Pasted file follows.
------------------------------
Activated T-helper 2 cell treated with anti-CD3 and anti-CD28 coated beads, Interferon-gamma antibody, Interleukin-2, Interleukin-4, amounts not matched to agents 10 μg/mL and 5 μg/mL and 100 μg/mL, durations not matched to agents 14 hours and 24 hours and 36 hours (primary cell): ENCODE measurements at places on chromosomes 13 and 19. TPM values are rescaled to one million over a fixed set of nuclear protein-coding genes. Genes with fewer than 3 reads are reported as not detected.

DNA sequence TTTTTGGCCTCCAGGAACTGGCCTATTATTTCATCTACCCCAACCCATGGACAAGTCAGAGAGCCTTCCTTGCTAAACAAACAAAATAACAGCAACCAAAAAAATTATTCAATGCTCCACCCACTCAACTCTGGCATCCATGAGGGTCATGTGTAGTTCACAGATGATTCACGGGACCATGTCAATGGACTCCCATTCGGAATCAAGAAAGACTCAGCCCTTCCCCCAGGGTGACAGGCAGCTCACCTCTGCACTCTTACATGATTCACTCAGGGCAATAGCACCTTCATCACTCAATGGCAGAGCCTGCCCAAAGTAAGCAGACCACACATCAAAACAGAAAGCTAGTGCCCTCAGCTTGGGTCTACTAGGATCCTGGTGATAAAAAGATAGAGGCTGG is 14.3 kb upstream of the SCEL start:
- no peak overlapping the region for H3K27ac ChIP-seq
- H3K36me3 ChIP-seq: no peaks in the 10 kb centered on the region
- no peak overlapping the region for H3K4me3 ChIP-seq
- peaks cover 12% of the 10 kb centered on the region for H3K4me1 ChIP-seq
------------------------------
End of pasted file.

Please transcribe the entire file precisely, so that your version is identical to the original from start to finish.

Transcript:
Activated T-helper 2 cell treated with anti-CD3 and anti-CD28 coated beads, Interferon-gamma antibody, Interleukin-2, Interleukin-4, amounts not matched to agents 10 μg/mL and 5 μg/mL and 100 μg/mL, durations not matched to agents 14 hours and 24 hours and 36 hours (primary cell): ENCODE measurements at places on chromosomes 13 and 19. TPM values are rescaled to one million over a fixed set of nuclear protein-coding genes. Genes with fewer than 3 reads are reported as not detected.

DNA sequence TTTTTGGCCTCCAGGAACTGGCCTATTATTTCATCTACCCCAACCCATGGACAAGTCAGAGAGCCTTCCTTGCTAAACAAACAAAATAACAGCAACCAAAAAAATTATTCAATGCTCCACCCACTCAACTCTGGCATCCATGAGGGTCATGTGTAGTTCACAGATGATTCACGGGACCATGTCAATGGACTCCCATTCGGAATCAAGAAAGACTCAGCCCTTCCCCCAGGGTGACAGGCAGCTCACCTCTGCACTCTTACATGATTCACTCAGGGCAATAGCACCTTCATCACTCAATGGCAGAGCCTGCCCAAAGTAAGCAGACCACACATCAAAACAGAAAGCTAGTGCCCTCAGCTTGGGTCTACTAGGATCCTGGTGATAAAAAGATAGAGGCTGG is 14.3 kb upstream of the SCEL start:
- no peak overlapping the region for H3K27ac ChIP-seq
- H3K36me3 ChIP-seq: no peaks in the 10 kb centered on the region
- no peak overlapping the region for H3K4me3 ChIP-seq
- peaks cover 12% of the 10 kb centered on the region for H3K4me1 ChIP-seq